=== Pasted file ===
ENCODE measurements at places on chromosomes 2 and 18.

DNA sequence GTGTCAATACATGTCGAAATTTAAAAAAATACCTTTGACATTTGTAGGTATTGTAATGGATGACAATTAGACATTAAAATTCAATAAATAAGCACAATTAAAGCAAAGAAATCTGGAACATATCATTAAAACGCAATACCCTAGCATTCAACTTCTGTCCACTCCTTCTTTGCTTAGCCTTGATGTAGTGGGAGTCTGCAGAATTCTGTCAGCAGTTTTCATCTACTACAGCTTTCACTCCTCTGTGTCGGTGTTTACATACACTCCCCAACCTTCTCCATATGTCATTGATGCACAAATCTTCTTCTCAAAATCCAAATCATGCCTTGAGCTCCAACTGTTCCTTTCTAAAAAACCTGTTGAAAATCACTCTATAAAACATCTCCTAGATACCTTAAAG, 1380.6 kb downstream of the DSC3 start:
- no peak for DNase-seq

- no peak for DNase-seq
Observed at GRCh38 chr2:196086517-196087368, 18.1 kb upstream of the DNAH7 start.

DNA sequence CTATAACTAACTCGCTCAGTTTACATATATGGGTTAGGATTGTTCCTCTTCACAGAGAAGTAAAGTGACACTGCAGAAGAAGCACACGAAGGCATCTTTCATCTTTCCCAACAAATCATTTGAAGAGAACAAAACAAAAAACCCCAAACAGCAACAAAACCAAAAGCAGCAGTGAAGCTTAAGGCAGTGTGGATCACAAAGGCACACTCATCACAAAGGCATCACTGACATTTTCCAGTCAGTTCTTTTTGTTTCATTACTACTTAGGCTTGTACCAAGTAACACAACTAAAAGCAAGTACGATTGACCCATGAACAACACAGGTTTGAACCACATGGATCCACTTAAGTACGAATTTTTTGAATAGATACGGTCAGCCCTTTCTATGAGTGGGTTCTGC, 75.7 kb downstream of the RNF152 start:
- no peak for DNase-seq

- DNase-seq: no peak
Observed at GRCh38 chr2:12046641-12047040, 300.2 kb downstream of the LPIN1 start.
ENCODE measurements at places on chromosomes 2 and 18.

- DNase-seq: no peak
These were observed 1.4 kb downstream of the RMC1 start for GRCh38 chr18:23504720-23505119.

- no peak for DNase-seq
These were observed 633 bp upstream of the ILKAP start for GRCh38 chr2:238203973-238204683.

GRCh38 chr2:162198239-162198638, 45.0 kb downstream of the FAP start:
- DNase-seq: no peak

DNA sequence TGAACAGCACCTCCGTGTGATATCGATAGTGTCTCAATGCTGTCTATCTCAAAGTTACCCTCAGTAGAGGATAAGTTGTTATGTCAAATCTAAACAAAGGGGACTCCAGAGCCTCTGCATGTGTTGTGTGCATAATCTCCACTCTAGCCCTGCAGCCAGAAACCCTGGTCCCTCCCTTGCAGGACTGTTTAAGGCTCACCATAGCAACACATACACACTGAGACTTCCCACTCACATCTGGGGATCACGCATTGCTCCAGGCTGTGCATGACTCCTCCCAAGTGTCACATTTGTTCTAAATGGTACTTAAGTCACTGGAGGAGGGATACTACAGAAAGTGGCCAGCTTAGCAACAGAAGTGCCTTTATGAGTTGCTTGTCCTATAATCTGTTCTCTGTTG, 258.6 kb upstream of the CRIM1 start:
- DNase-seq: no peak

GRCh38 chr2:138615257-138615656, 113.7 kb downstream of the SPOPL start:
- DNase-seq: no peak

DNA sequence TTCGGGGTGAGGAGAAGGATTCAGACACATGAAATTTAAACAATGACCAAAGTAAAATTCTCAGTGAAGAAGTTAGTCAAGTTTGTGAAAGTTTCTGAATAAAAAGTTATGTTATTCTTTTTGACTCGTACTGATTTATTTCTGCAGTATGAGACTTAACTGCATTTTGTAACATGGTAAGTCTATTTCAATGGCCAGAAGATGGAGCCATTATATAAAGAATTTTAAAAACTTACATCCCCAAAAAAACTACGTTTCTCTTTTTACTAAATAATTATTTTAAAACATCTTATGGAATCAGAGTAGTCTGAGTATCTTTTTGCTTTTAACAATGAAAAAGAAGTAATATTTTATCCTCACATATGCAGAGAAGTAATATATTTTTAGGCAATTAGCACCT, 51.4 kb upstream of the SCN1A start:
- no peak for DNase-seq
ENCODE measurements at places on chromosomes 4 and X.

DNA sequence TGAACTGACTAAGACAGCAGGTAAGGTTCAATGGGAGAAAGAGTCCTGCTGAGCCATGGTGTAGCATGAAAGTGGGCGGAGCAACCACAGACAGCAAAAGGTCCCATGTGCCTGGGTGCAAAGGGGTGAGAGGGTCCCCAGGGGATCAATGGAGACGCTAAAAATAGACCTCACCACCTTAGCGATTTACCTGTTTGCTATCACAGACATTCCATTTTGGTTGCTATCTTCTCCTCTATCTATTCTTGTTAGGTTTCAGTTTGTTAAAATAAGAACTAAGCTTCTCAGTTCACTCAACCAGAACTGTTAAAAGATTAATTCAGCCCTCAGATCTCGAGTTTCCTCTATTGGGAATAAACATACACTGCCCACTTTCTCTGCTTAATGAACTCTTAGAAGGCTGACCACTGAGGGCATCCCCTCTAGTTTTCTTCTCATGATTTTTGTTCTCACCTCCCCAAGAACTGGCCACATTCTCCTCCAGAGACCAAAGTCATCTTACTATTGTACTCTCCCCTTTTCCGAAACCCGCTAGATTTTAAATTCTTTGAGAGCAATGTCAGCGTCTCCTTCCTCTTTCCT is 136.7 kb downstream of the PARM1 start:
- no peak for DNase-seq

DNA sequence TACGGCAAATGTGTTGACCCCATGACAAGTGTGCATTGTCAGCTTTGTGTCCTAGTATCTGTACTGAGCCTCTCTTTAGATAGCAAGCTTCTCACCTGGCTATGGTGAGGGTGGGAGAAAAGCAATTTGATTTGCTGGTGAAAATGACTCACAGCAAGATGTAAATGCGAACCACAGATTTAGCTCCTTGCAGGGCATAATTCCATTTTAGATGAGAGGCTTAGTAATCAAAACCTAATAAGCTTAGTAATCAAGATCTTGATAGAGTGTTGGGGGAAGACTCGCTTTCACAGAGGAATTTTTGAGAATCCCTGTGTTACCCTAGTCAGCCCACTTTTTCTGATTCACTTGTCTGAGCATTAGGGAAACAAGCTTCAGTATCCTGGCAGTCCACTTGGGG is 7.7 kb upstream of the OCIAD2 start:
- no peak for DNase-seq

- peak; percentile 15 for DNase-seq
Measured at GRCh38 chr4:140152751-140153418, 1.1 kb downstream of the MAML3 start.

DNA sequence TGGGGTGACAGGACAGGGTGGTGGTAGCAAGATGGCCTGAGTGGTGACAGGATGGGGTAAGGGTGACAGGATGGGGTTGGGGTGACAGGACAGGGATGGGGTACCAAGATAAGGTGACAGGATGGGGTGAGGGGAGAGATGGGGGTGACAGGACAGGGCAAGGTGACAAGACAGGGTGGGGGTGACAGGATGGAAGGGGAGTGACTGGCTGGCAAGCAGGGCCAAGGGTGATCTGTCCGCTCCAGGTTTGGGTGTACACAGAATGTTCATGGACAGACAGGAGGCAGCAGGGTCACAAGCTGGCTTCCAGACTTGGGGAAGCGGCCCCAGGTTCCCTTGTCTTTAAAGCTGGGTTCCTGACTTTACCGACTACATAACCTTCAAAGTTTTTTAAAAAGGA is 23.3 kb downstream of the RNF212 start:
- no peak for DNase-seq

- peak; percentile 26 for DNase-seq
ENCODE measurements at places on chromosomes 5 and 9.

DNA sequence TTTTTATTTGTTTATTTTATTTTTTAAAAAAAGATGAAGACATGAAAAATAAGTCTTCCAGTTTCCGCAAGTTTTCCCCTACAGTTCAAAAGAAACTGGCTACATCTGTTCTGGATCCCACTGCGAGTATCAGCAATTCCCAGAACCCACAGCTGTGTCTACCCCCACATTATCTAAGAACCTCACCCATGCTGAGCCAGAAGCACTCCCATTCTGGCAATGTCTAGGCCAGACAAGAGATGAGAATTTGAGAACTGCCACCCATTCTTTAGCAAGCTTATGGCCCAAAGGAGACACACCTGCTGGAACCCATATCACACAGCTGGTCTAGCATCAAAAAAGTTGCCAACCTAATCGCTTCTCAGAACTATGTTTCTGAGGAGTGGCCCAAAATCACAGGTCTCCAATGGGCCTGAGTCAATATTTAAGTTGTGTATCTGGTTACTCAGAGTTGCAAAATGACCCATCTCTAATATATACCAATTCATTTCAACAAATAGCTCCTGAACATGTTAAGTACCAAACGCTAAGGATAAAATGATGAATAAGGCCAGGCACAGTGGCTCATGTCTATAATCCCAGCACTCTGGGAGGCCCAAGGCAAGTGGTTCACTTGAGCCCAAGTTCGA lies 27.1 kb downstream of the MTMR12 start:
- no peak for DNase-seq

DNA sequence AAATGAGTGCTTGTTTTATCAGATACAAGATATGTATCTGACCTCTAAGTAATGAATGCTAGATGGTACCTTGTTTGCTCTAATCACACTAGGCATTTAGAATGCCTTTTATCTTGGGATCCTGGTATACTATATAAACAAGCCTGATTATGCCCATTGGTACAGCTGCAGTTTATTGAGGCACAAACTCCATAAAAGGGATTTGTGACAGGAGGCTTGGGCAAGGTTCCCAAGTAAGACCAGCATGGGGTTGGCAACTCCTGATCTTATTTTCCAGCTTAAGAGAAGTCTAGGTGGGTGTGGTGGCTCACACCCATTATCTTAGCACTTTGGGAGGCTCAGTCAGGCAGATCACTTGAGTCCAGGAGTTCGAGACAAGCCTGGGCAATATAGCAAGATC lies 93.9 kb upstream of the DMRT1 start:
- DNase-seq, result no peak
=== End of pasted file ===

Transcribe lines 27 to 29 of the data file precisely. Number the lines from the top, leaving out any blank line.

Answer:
- no peak for DNase-seq

- peak; percentile 15 for DNase-seq
Measured at GRCh38 chr4:140152751-140153418, 1.1 kb downstream of the MAML3 start.